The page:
From AJR, November 1999 issue
Untapped Cash Discovered by Online Papers
National and mom-and-pop businesses find reasons to advertise on the Web.
By John Morton
John Morton (firstname.lastname@example.org), a former newspaper reporter, is president of a consulting firm that analyzes newspapers and other media properties.
NEWSPAPERS HAVE ALWAYS made their money by selling advertising and copies of their papers. Several factors influence success, including the quality of what's in the newspaper, how attractively the paper is presented and how adept the newspaper is in selling its circulation to advertisers.
The common assumption has been that these same rules would apply as newspapers move to the Internet: provide quality information attractively presented, drive up the number of page views (the Internet equivalent of circulation) and sell the numbers to online advertisers.
So far, this is pretty much how it has worked, although some advertisers appear to be dissatisfied with the effectiveness of ads in reaching online newspaper viewers. Despite this, though, the Internet may be providing newspapers access to previously untapped revenue from both national and local advertisers.
Before getting into all this, I'll define some terms. Web sites sell ad banners, which run across the top or bottom of a page and call attention to a particular advertiser. If a viewer clicks on a banner, the screen goes to the advertiser's Web page, where goods and services are pitched. Similar in function are the smaller ad cubes and the even smaller tiles, which are often just large enough to print an advertiser's name.
Finally, there are cookies--in effect spy programs that can be inserted into a viewer's hard drive to reveal information about the viewer's Internet usage, especially responses to particular ads.
According to recent published accounts, many advertisers are unhappy with the low level of click-throughs of ads by viewers. (See The World of New Media, October.) It seems most viewers, given a choice, prefer to skip the ad pages. This points up a major difference in how advertising works on newsprint compared with the Internet.
An enduring strength of traditional daily newspaper advertising is that the advertiser can assume the reader reads the newspaper and sees the advertising by paging through it, because the reader paid for the paper. Otherwise, the newspaper wouldn't be bought. The allure for the newspaper advertiser partly is that the readers are exposed to goods that they might not have known they wanted--until they saw the ads. On the Internet, though, the viewer has the choice to eschew this random exposure.
Then there are cookies. Assuming the viewer of a newspaper Web page has agreed to provide name, address and other data in connection with logging on, the advertisers gain a wealth of information about potential customers for specific goods. The controversial side of this is that a cookie can be sneaked into a viewer's hard drive, making the viewer unknowingly part of a commercial database.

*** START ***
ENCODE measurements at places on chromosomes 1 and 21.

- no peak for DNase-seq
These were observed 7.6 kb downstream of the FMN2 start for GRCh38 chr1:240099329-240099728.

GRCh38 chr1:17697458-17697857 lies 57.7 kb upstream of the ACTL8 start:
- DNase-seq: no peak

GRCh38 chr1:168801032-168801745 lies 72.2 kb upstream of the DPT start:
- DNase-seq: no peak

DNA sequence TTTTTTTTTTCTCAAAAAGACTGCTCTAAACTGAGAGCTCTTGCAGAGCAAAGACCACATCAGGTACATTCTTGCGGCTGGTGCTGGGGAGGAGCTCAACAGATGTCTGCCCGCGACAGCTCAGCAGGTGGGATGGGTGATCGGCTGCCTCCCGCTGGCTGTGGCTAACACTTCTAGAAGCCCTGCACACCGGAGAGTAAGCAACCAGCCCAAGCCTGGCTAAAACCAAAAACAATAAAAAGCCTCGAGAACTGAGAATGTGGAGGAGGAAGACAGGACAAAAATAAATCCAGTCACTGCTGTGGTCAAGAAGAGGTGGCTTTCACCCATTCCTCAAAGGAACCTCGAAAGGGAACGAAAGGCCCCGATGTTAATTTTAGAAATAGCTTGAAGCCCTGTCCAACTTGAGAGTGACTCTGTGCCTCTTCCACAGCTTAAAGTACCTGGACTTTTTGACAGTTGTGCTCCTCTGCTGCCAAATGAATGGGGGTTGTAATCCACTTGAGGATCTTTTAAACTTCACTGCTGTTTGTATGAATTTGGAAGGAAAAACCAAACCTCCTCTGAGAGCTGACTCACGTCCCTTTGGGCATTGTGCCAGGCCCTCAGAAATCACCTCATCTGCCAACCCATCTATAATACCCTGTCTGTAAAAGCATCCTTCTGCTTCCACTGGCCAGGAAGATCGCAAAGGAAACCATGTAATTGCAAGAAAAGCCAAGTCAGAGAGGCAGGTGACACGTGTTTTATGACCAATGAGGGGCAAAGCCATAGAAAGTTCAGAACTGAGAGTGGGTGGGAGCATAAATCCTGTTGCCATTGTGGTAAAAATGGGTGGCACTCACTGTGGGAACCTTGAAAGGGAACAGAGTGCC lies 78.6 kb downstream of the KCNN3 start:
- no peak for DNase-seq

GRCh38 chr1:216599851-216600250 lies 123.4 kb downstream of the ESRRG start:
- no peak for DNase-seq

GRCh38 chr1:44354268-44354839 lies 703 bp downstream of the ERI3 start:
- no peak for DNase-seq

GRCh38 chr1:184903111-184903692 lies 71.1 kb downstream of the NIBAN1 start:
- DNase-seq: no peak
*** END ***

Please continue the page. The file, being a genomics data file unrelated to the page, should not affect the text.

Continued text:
Whether achieved honorably or not, the ability to acquire knowledge about a specific viewer's interests illustrates another major difference between print and Internet advertising. As John Wanamaker, the department-store king, famously said early this century: "I know I waste half the money I spend on advertising. The problem is, I don't know which half." Gathering data about Internet customers, coupled with the Internet's unique ability to target customers, goes a long way toward eliminating the wasted half.
Still, so far department stores have not proved to be advertising mainstays on the Internet as they are in newsprint. Department stores lack the staff to process e-commerce orders or to update prices quickly on Web pages. That is likely to change as e-commerce expands.
For now, a lot of the retail advertising turning up on local newspaper Web sites comes from small mom-and-pop retailers. Managers at the Charlotte Observer report that 70 percent to 90 percent of the paper's online advertising comes from "very small" businesses, apparently because rates are cheaper than for the printed paper. Many small businesses long ago were priced out of traditional newspaper advertising. The Internet is bringing them back, probably at the expense of weeklies and shoppers.
But national advertisers are also being drawn to local newspaper Web sites, according to executives at Knight Ridder's New Media unit. A car manufacturer, for instance, can purchase advertising on Web sites in markets where sales are weak and skip markets where sales are strong--something not easily done with a traditional national advertising buy.
Finally, newspapers may find a source of revenue beyond advertising and circulation through their portal sites (expanded Web sites that connect viewers to a host of related sites and e-commerce) by facilitating transactions and charging commission on the sale. That hardly sounds like newspapering, but the times they are a-changing.